QUESTION: Why is a red line a bad thing to say? I mean, one of the critiques many had and I think you shared this when you were in the Senate when we talked about North Korea, was that the Bush Administration had not set red lines there, and of course, the North Koreans walked all over every one of them.

SECRETARY CLINTON: Well, North Korea has a much longer history, as you know, and that is something that I don’t want to confuse with what we’re trying to do here with Iran. But I think what we’ve accomplished here is putting before the Iranians a very clear set of steps that they can pursue in order to demonstrate that they are not attempting to obtain nuclear weapons. And they’ve got that pathway, they know what is expected of them from the international community, and we are proving that we can pursue a diplomatic track and a very strong pressured track through sanctions in a vigorous way. And these things have to take some time to work through the system. Nobody ever thought that there would be an immediate change in the approach just because we had accomplished what we set out to do. This takes time. And I think we’re seeing some actions that have sharpened the choice facing the Iranians and strengthened our hand and the hand of the international community in dealing with them.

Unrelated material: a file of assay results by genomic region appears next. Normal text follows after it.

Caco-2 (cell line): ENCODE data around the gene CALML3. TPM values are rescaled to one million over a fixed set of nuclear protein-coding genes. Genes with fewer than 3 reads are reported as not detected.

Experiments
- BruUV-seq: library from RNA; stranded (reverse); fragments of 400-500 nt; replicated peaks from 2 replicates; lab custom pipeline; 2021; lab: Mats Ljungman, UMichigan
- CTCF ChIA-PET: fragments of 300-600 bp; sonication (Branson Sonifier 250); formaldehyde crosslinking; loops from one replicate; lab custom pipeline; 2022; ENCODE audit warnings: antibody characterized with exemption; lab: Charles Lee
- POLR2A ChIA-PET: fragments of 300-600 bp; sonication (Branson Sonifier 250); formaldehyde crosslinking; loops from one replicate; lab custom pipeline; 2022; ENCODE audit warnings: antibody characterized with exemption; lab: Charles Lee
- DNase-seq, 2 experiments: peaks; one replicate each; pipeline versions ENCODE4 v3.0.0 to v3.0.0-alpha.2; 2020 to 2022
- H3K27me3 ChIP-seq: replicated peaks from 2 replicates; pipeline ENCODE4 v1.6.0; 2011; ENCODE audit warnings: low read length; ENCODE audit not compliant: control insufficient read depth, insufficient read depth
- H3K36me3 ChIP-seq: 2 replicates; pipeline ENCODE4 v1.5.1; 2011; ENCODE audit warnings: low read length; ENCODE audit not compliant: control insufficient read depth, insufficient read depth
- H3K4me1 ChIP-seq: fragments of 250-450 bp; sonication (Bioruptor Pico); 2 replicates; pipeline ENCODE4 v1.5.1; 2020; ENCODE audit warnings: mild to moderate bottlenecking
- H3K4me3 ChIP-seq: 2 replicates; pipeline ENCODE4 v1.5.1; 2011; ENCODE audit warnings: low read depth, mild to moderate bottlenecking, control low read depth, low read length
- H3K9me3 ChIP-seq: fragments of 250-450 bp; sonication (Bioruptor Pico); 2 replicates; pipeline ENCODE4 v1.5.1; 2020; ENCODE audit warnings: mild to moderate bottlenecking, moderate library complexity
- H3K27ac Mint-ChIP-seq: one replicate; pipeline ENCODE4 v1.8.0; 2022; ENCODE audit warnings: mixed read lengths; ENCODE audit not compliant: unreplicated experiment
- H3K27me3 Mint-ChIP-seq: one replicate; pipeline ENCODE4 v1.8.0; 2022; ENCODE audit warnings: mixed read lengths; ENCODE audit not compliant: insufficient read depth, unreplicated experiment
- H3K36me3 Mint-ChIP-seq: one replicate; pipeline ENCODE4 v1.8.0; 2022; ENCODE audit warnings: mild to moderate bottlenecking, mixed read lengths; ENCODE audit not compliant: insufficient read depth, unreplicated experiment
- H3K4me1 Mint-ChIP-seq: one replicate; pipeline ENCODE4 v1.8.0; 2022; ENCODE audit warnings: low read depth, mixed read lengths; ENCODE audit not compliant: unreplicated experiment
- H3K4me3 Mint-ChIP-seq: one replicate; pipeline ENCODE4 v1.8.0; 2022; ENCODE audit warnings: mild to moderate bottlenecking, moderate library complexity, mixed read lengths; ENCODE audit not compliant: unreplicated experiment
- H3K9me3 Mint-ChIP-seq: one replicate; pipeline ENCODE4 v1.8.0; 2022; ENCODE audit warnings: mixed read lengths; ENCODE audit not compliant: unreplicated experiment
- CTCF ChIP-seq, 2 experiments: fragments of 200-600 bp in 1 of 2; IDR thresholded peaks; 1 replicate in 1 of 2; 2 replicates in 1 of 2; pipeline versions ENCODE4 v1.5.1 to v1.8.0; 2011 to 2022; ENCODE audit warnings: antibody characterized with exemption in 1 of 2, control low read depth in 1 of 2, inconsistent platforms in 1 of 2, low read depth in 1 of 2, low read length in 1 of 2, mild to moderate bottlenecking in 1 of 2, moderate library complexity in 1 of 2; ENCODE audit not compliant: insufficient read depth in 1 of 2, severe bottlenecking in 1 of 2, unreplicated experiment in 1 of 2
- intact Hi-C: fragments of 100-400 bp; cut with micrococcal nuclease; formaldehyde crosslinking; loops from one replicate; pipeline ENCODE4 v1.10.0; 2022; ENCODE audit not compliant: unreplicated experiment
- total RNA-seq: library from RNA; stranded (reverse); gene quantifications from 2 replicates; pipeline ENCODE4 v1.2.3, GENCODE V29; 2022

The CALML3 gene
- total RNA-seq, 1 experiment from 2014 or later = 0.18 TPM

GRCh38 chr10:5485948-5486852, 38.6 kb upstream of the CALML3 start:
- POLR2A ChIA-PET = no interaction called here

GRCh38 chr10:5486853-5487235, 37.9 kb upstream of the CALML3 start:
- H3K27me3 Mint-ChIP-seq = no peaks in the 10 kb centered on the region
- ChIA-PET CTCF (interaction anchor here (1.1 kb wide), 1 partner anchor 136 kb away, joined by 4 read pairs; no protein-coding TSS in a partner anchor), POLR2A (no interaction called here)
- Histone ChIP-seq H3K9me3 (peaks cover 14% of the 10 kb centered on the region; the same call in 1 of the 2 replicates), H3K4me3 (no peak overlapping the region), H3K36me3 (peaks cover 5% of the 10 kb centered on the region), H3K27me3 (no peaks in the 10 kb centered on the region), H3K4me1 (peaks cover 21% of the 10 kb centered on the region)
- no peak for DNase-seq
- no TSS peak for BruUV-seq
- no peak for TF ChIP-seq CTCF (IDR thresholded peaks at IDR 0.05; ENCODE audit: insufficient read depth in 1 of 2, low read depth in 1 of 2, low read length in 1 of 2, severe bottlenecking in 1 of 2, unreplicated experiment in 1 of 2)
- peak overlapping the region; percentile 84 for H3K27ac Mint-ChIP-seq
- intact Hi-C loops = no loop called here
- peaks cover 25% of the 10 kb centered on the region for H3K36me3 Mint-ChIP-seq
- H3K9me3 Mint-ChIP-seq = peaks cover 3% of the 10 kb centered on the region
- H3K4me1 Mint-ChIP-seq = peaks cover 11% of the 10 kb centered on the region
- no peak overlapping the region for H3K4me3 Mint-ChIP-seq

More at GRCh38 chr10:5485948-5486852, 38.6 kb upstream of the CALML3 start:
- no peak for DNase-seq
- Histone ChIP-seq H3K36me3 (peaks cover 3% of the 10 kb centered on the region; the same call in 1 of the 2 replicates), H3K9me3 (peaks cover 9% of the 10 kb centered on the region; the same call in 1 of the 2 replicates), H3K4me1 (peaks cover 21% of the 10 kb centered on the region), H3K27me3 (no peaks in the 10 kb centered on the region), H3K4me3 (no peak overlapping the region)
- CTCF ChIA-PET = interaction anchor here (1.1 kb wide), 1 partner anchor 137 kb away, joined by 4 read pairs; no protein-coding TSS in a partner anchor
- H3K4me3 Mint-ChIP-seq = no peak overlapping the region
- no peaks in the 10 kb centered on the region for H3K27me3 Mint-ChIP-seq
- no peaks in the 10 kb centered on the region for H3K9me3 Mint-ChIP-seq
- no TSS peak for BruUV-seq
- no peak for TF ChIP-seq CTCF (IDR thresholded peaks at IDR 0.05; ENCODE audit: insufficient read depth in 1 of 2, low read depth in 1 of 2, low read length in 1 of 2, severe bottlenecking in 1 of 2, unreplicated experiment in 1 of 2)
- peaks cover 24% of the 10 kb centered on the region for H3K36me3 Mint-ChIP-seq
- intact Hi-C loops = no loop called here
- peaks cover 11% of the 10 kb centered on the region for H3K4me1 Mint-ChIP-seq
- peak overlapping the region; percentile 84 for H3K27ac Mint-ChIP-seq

MODERATOR: David, Mark, I’m sorry. I've got to – speaking of red lines, she’s got to go.

(Laughter.)

QUESTION: Her red lines (inaudible). We understand.

QUESTION: Well, can we -- Madam Secretary, one quick thing just very quickly.

MODERATOR: Very quick, Mark.

QUESTION: We understand that you had a conversation with President Karzai in recent days on the anticorruption commission. Is – are we on the verge of another difficult period with him or do you think we can get through this issue with the corruption authority and what he’s asking for?

SECRETARY CLINTON: Oh, I think we’re working it through, Mark. I think that we a lot of communication – not just from the United States but from other countries as well – and I think we are approaching this in a very consultative fashion, and I hope that we’ll be able to reassure everyone, including the Afghans, that what we’re doing is in the best interest of the country. And we’re doing it in a way that respects the law and the constitution of Afghanistan, which is really the main point that President Karzai’s been making.

QUESTION: Okay.

MODERATOR: Thank you, guys.

QUESTION: Thank you.

QUESTION: Thank you, Madam Secretary.

QUESTION: Thanks. Have a great summer if we don’t speak to you before – come September.

SECRETARY CLINTON: Okay, take care.

QUESTION: All right, bye bye.



PRN: 2010/1076